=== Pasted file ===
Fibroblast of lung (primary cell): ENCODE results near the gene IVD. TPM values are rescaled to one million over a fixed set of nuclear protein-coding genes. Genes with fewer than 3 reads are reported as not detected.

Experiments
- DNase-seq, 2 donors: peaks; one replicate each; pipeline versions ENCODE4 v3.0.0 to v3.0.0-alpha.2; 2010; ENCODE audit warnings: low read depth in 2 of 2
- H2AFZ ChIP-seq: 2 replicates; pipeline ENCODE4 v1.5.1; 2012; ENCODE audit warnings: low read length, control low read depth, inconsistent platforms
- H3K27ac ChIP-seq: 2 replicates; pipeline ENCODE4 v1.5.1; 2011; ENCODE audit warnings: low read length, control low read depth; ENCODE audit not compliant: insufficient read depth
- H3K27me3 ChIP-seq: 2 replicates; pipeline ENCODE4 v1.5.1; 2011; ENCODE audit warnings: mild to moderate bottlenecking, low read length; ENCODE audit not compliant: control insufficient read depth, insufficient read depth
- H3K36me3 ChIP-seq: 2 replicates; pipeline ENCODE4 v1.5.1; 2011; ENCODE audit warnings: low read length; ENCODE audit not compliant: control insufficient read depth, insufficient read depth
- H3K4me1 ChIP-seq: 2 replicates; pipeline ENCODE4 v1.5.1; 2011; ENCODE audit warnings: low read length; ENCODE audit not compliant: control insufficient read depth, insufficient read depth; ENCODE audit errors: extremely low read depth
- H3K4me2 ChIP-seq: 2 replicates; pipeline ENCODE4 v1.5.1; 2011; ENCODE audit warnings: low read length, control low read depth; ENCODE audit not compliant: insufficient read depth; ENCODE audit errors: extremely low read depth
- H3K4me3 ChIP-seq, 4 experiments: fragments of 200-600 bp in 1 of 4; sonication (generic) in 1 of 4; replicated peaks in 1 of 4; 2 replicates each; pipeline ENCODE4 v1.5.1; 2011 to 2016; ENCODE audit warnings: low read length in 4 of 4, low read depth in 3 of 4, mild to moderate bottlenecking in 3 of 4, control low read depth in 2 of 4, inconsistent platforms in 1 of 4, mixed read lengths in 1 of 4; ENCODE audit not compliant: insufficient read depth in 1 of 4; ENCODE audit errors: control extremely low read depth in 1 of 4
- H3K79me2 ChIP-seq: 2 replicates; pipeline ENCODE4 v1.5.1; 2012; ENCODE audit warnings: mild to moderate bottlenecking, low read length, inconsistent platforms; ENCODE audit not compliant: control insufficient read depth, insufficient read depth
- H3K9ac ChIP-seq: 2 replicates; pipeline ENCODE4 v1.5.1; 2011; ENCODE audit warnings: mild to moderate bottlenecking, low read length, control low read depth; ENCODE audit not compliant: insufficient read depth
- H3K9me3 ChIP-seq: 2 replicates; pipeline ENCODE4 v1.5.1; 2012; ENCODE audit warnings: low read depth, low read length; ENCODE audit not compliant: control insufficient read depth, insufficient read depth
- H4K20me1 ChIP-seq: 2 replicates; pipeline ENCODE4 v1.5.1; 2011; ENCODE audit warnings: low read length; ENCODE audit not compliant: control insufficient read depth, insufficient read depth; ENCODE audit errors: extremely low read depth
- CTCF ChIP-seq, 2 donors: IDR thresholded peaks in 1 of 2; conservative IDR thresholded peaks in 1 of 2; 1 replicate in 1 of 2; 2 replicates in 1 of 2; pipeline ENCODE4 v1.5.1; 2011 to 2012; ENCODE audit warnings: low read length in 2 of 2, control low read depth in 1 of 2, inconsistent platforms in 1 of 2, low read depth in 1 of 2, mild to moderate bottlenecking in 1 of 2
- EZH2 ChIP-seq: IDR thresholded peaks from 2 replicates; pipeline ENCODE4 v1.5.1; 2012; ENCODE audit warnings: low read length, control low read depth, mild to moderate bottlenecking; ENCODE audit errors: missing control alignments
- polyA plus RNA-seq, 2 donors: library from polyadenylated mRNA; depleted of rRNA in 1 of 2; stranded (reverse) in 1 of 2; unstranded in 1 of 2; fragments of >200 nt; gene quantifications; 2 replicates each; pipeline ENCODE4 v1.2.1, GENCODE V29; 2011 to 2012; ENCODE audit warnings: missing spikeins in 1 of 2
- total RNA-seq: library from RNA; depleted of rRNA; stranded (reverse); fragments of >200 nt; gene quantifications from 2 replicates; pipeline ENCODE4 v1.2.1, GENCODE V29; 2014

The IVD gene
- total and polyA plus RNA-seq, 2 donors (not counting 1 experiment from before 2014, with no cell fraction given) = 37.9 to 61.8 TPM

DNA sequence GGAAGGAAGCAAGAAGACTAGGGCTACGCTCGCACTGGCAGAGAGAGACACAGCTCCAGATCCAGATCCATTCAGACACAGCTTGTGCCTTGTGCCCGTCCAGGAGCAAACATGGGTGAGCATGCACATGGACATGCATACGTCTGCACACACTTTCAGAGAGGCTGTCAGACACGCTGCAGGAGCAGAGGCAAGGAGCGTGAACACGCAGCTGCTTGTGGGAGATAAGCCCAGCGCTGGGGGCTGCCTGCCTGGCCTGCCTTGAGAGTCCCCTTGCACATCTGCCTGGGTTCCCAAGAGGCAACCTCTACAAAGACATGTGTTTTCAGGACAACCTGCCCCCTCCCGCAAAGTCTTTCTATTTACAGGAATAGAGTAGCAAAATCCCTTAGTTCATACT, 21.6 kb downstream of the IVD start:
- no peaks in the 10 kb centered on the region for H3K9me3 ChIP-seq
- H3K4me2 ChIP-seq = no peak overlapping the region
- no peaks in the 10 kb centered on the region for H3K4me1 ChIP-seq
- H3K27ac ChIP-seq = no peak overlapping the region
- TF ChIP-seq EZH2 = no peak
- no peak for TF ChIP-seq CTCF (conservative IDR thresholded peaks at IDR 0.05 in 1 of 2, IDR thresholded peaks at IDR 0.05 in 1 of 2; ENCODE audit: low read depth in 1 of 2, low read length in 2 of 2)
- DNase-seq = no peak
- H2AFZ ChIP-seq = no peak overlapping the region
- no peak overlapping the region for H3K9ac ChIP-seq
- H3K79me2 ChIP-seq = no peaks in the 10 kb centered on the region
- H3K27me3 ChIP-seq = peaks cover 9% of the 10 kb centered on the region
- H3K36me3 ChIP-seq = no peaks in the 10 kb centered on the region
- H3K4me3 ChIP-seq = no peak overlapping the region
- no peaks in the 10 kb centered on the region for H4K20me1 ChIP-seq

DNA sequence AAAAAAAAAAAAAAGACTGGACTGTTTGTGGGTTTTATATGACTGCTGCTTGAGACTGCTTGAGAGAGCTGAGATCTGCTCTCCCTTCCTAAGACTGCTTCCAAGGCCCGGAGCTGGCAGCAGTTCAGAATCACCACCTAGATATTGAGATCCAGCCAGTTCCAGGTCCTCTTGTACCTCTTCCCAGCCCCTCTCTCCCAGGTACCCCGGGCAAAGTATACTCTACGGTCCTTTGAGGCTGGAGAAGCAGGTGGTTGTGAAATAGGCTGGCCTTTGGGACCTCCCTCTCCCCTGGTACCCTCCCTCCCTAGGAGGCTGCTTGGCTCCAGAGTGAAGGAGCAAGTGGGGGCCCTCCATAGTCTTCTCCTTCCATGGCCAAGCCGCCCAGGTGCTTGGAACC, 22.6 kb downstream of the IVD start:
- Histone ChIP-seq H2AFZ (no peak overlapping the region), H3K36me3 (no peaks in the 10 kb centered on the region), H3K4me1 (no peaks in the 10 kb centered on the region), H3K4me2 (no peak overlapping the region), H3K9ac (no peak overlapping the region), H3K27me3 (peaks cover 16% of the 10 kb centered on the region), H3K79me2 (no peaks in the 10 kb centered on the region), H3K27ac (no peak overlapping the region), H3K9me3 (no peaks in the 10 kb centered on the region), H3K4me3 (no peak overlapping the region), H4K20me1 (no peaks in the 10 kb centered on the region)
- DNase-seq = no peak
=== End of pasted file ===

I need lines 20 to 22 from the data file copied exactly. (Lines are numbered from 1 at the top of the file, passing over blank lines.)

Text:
- total and polyA plus RNA-seq, 2 donors (not counting 1 experiment from before 2014, with no cell fraction given) = 37.9 to 61.8 TPM

DNA sequence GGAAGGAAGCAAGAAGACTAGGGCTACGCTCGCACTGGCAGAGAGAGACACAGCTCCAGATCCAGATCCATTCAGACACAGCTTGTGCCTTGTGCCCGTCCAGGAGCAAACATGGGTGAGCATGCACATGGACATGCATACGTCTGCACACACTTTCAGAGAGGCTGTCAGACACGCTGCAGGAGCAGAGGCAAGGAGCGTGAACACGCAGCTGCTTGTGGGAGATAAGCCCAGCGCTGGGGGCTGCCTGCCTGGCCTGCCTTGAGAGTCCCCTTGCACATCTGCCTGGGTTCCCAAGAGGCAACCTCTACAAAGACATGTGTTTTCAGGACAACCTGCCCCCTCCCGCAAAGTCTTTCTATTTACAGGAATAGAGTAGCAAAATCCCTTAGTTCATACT, 21.6 kb downstream of the IVD start:
- no peaks in the 10 kb centered on the region for H3K9me3 ChIP-seq